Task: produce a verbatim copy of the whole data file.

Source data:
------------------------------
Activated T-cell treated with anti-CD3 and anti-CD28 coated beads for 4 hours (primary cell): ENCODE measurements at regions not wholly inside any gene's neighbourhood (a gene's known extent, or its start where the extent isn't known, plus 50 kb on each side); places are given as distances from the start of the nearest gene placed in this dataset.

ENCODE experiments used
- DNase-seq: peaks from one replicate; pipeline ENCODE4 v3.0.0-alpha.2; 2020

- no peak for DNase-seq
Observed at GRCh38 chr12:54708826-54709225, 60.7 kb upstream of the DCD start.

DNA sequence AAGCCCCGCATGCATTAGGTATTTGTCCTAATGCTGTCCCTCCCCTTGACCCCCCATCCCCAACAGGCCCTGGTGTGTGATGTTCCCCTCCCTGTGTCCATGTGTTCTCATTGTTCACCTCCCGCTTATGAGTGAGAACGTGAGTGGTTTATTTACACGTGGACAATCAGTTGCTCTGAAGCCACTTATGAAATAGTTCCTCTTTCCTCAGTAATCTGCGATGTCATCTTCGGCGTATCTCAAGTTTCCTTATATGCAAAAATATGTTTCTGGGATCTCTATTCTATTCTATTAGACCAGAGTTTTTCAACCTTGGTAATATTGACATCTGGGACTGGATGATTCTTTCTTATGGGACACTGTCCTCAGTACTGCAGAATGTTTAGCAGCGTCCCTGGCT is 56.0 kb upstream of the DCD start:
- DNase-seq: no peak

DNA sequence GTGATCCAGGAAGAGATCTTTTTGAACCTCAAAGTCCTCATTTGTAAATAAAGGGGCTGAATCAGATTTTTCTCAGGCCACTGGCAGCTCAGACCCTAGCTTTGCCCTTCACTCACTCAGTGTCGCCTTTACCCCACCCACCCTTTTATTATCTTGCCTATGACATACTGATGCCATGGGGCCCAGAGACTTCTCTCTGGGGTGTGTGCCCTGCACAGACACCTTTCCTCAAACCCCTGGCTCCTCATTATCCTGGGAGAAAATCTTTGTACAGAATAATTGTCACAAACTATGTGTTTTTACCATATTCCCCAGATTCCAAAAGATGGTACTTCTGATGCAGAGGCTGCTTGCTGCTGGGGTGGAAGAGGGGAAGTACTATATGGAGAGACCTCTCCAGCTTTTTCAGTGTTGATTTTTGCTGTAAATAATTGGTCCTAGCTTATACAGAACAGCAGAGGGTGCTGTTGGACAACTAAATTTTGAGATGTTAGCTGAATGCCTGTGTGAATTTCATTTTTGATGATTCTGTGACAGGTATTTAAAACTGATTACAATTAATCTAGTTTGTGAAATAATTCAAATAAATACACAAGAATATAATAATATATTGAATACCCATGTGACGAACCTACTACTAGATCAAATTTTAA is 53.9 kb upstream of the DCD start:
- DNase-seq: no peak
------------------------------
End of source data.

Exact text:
Activated T-cell treated with anti-CD3 and anti-CD28 coated beads for 4 hours (primary cell): ENCODE measurements at regions not wholly inside any gene's neighbourhood (a gene's known extent, or its start where the extent isn't known, plus 50 kb on each side); places are given as distances from the start of the nearest gene placed in this dataset.

ENCODE experiments used
- DNase-seq: peaks from one replicate; pipeline ENCODE4 v3.0.0-alpha.2; 2020

- no peak for DNase-seq
Observed at GRCh38 chr12:54708826-54709225, 60.7 kb upstream of the DCD start.

DNA sequence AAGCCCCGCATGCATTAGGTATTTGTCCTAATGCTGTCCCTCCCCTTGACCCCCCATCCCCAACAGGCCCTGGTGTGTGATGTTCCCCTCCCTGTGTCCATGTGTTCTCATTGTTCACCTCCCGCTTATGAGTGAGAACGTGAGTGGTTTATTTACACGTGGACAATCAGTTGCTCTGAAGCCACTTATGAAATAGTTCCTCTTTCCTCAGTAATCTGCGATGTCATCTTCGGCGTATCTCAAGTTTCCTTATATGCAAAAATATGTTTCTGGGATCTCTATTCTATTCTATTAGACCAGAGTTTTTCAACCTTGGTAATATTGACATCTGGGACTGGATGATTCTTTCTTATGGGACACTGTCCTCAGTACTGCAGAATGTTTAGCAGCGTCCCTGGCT is 56.0 kb upstream of the DCD start:
- DNase-seq: no peak

DNA sequence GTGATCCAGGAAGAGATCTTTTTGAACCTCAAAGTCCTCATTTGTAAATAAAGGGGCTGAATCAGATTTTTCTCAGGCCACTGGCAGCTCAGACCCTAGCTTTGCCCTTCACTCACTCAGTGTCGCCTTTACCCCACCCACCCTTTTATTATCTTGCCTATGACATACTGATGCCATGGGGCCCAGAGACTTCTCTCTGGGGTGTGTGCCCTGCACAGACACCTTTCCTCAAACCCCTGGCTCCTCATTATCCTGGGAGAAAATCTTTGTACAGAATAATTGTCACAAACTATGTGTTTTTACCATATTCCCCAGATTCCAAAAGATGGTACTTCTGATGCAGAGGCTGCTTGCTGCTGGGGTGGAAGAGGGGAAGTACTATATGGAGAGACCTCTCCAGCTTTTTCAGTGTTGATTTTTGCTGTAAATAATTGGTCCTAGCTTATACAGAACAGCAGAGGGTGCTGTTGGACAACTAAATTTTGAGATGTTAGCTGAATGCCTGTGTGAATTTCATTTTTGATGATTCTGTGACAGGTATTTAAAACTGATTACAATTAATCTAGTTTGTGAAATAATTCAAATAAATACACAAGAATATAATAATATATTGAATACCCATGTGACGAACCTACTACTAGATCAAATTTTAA is 53.9 kb upstream of the DCD start:
- DNase-seq: no peak